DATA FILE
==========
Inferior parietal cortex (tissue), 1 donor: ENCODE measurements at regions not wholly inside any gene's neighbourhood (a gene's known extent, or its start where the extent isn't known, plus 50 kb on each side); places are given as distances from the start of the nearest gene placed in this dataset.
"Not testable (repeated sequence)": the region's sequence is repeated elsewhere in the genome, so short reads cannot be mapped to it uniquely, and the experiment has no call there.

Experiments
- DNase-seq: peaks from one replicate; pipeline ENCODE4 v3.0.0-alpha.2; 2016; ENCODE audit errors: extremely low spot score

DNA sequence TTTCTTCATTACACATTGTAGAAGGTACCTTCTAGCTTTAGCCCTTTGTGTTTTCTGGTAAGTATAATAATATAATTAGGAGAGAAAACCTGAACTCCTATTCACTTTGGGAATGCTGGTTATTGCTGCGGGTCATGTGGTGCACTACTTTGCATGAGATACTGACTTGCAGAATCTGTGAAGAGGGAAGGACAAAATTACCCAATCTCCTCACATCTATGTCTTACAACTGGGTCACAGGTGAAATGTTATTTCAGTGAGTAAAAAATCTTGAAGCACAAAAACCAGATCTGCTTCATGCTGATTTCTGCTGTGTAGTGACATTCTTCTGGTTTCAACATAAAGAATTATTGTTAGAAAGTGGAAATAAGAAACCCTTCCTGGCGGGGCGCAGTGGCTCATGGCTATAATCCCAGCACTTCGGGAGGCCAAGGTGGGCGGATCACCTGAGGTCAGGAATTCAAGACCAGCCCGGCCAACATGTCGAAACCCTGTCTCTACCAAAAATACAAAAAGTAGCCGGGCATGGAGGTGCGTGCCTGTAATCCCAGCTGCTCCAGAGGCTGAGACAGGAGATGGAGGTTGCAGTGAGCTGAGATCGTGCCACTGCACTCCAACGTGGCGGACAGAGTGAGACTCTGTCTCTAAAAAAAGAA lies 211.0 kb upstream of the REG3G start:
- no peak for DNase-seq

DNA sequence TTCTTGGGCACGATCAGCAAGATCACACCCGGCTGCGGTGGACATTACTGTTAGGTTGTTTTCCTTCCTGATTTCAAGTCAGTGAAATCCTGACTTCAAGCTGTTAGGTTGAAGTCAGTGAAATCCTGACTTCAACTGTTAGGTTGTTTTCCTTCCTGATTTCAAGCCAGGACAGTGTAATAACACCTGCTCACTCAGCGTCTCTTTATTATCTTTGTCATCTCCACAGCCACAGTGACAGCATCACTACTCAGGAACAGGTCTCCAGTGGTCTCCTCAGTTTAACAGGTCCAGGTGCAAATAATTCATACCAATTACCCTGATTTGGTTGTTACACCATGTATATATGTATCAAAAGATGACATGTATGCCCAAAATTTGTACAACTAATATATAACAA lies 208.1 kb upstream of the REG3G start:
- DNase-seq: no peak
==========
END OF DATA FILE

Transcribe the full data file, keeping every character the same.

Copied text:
Inferior parietal cortex (tissue), 1 donor: ENCODE measurements at regions not wholly inside any gene's neighbourhood (a gene's known extent, or its start where the extent isn't known, plus 50 kb on each side); places are given as distances from the start of the nearest gene placed in this dataset.
"Not testable (repeated sequence)": the region's sequence is repeated elsewhere in the genome, so short reads cannot be mapped to it uniquely, and the experiment has no call there.

Experiments
- DNase-seq: peaks from one replicate; pipeline ENCODE4 v3.0.0-alpha.2; 2016; ENCODE audit errors: extremely low spot score

DNA sequence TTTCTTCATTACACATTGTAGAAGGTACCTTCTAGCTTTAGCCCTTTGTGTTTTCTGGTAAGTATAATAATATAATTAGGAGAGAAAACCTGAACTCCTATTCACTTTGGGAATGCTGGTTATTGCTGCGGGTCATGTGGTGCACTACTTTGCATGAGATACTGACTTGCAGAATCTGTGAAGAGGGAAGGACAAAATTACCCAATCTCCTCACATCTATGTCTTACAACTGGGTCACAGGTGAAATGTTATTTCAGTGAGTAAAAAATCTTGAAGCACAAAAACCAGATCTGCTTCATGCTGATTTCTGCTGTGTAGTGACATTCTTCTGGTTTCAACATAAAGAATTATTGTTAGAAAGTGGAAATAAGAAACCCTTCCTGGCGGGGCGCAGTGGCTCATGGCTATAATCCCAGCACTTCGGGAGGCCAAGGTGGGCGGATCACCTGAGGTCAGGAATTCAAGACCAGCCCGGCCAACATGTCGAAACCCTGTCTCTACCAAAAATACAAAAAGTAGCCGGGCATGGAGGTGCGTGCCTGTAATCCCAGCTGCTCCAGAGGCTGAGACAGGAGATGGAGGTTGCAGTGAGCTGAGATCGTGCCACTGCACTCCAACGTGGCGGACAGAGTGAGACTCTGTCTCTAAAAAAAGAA lies 211.0 kb upstream of the REG3G start:
- no peak for DNase-seq

DNA sequence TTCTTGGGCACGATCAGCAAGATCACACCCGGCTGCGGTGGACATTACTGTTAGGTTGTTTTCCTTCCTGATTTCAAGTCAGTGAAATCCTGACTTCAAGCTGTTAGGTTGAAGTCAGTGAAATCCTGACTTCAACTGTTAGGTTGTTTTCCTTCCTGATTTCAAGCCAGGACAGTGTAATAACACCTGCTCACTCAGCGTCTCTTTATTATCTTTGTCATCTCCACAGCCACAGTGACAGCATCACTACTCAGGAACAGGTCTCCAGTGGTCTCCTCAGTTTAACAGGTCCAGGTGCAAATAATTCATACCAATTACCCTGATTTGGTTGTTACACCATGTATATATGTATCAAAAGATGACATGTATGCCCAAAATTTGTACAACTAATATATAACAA lies 208.1 kb upstream of the REG3G start:
- DNase-seq: no peak